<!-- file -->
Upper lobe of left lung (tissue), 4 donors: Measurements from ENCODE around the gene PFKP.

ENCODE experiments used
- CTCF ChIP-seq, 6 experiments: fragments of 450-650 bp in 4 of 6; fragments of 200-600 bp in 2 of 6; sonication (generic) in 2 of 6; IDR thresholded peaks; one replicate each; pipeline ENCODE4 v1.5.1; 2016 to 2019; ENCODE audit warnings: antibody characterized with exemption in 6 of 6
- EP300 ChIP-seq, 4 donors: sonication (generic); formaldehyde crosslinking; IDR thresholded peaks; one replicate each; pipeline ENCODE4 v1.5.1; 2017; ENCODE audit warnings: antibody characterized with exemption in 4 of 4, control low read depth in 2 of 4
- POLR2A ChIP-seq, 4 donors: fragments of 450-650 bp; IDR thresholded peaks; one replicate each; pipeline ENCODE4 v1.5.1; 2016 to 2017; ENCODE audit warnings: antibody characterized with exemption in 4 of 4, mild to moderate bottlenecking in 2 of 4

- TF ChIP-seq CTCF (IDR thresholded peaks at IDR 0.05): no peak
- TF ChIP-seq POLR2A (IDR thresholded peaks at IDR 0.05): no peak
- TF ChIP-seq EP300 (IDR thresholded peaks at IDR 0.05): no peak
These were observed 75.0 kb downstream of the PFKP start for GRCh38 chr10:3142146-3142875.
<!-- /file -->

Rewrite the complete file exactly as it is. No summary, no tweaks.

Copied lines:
Upper lobe of left lung (tissue), 4 donors: Measurements from ENCODE around the gene PFKP.

ENCODE experiments used
- CTCF ChIP-seq, 6 experiments: fragments of 450-650 bp in 4 of 6; fragments of 200-600 bp in 2 of 6; sonication (generic) in 2 of 6; IDR thresholded peaks; one replicate each; pipeline ENCODE4 v1.5.1; 2016 to 2019; ENCODE audit warnings: antibody characterized with exemption in 6 of 6
- EP300 ChIP-seq, 4 donors: sonication (generic); formaldehyde crosslinking; IDR thresholded peaks; one replicate each; pipeline ENCODE4 v1.5.1; 2017; ENCODE audit warnings: antibody characterized with exemption in 4 of 4, control low read depth in 2 of 4
- POLR2A ChIP-seq, 4 donors: fragments of 450-650 bp; IDR thresholded peaks; one replicate each; pipeline ENCODE4 v1.5.1; 2016 to 2017; ENCODE audit warnings: antibody characterized with exemption in 4 of 4, mild to moderate bottlenecking in 2 of 4

- TF ChIP-seq CTCF (IDR thresholded peaks at IDR 0.05): no peak
- TF ChIP-seq POLR2A (IDR thresholded peaks at IDR 0.05): no peak
- TF ChIP-seq EP300 (IDR thresholded peaks at IDR 0.05): no peak
These were observed 75.0 kb downstream of the PFKP start for GRCh38 chr10:3142146-3142875.